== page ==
One of my favorite things about running this website is getting emails from readers.
You guys are awesome. You ask great questions and challenge me to think deeper and more clearly.
I got an email this week asking a great question that most new pastors have but are afraid to ask.
So I got permission to share it with you, hoping my response will be helpful to you.
As a relatively new preacher/pastor I struggle with breaking down a topic into sermons/weeks. Should a topic be 4 weeks, 3 or 8? For example, I want to do a series on The Church (what it is and its purpose), but I don’t know exactly how many weeks I should dedicate to it. Is there some sort of formula to help with this or is it a seeking God issue?
That’s a great question. What is the ideal length for a sermon series?
There is no formula that I’m aware of for choosing the length of a series.
Some pastors preach in three-week increments; others go for three months.
Here’s how I would approach sermon series planning:
STEP 1: Pray
The first thing you need to do is pray about it.
God’s answer will always be better than mine, and he has all the power.
If the Holy Spirit is not working in your sermons, your series won’t work.
STEP 2: Select Scripture
Do some research and carefully choose the Bible verses that you want to cover each week. (I write more about this in my book).
For a topical series, it helps to categorize passages. So in your church series, for example, you might break it down by the questions answered in Scripture.
Maybe it looks something like this:
- Week 1: What is the church? (Ephesians 2:19-22)
- Week 2: What is the mission of the church? (Matthew 28:18-20)
- Week 3: How is the church governed? (1 Timothy 3:1-13)
I’ve also seen series broken up into studying one of the five purposes of the church every week (worship, evangelism, discipleship, ministry, fellowship) or the nine marks of a healthy church (see them here).
If you are going verse-by-verse through a passage (for example you could walk through the example of the early church in Acts 2), think about how you could naturally divide it into smaller sections.
If you would like a tool to help, check out my sermon calendar that has helped hundreds of pastors plan their preaching.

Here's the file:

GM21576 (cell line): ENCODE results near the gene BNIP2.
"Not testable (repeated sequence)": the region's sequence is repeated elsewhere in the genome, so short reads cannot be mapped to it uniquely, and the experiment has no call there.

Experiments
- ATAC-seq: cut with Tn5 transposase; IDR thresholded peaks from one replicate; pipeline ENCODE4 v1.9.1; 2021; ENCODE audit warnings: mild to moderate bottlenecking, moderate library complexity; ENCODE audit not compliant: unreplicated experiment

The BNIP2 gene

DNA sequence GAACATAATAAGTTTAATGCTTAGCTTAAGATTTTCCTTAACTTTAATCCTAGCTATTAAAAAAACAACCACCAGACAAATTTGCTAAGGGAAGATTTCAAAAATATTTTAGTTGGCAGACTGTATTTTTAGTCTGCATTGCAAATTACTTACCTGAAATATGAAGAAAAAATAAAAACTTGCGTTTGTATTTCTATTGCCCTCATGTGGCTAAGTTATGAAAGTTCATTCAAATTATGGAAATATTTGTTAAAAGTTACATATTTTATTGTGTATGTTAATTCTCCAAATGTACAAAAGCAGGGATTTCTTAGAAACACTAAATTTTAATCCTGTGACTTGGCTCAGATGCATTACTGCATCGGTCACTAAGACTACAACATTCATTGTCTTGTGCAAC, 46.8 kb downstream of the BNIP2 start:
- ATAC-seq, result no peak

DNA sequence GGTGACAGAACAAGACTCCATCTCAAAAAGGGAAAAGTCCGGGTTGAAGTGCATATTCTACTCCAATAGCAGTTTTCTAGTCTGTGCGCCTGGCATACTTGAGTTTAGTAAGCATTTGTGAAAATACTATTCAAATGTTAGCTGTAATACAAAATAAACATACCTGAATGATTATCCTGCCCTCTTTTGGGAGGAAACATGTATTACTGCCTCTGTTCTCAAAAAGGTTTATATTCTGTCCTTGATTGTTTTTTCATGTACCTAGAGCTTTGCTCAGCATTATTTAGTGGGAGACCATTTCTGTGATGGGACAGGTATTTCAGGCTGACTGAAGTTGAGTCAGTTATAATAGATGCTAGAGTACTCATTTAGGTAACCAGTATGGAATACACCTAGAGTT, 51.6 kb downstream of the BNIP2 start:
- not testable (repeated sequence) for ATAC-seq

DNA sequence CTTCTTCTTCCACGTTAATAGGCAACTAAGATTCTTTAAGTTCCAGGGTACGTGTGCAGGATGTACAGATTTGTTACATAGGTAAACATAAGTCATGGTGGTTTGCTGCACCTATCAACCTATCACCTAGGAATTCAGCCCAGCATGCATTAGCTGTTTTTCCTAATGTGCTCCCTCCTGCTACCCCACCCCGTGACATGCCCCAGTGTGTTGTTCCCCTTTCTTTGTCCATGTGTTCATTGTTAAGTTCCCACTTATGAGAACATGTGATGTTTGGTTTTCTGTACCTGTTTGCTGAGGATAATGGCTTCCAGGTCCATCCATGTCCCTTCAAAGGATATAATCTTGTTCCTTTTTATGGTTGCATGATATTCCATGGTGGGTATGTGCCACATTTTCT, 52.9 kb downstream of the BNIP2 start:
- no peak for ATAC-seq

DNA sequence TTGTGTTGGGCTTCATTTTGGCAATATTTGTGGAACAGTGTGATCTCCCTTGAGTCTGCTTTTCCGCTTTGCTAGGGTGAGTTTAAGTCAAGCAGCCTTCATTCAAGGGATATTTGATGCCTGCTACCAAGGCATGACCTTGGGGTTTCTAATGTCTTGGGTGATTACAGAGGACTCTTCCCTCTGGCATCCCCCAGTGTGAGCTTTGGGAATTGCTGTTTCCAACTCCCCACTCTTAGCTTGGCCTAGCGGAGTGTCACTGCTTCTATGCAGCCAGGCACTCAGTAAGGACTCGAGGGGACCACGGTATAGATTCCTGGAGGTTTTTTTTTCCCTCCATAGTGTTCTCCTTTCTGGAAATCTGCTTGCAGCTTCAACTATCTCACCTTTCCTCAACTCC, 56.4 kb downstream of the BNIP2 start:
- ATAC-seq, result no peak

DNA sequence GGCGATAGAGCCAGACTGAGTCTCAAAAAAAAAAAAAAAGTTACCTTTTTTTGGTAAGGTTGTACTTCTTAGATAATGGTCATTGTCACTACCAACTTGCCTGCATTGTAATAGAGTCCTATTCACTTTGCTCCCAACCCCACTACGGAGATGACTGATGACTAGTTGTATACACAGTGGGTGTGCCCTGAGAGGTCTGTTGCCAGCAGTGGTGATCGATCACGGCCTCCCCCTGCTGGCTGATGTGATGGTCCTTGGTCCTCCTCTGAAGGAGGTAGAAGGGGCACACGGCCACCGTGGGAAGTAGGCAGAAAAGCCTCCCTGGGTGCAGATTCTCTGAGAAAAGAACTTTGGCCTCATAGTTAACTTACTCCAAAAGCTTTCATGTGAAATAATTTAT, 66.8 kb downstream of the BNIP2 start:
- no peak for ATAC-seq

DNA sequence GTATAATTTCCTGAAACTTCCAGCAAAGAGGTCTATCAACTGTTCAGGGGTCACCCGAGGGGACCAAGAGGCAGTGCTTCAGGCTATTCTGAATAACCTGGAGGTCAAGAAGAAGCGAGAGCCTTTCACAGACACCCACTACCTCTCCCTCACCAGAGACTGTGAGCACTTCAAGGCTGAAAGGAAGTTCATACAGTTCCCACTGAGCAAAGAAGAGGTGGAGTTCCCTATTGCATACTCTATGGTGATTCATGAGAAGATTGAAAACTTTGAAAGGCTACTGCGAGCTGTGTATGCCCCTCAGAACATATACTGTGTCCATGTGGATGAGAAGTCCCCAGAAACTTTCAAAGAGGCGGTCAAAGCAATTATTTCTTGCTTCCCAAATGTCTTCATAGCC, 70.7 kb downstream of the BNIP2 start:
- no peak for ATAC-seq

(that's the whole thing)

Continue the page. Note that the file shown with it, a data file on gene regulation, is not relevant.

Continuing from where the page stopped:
Cheating is an Option
You don’t have to reinvent the wheel. In the thousands of years of church history, there is nothing new under the sun (Ecclesiastes 1:9).
That Bible verse has been preached before, and it will be again. So why not learn from those who have gone before you?
As long as you aren’t plagiarizing (or you get permission), you can look at what other churches you respect are doing, learn from them, and adapt their series to work in your context.
As a young pastor, I benefitted tremendously by learning from what other churches were doing.
Just don’t get carried away and become a cheap imitation preacher. God created you to be uniquely you.
Plus, what works for them in their city may not necessarily work for you.
Effective ministry in New York City will look different than in rural Nebraska.
Ask: What is the Ideal Sermon Series Length for My Church?
Consider how long a series should be, based on your particular church culture and context.
This is more a matter of preference and experimenting to find what works best for your local church context.
If you really want to know, ask your people. They can tell you better than I can.
How long is too long for them? When do they start to get bored of a series? What could help them stay more engaged?
For most churches, I’ve found that anything longer than 6 weeks gets stale. So a lot of churches keep a series in the 3-5 week range.
However, there are also many great churches that preach through a book of the Bible for months.
Tips for a Long Sermon Series
If you go this route, you simply need to find ways to help keep people interested in what’s coming next.
Here are a few ideas:
- Treat every week like the launch of a new series. Promote every upcoming week with as much excitement and energy as every new series.
- Tease out the next topic to make people interested in the next week: “Have you ever wondered…? Next week, we’re giving you the answer! You don’t want to miss it.”
- Mix things up. Change up the graphic packaging after a while. Play around with the service order. Introduce new creative elements every week or so. Little changes will keep it feeling fresh. Bring in a guest speaker.
- Organize small groups around the sermon content every week for the duration of the series.
The bottom line is this: Find what works for you and your people.
There’s no one-size-fits-all sermon series approach.
It’s really up to you. The Bible doesn’t prescribe the length of a sermon series, so God gives us a lot of creative freedom as long as we hold firm to the truth of preaching God’s Word.
Happy sermon planning!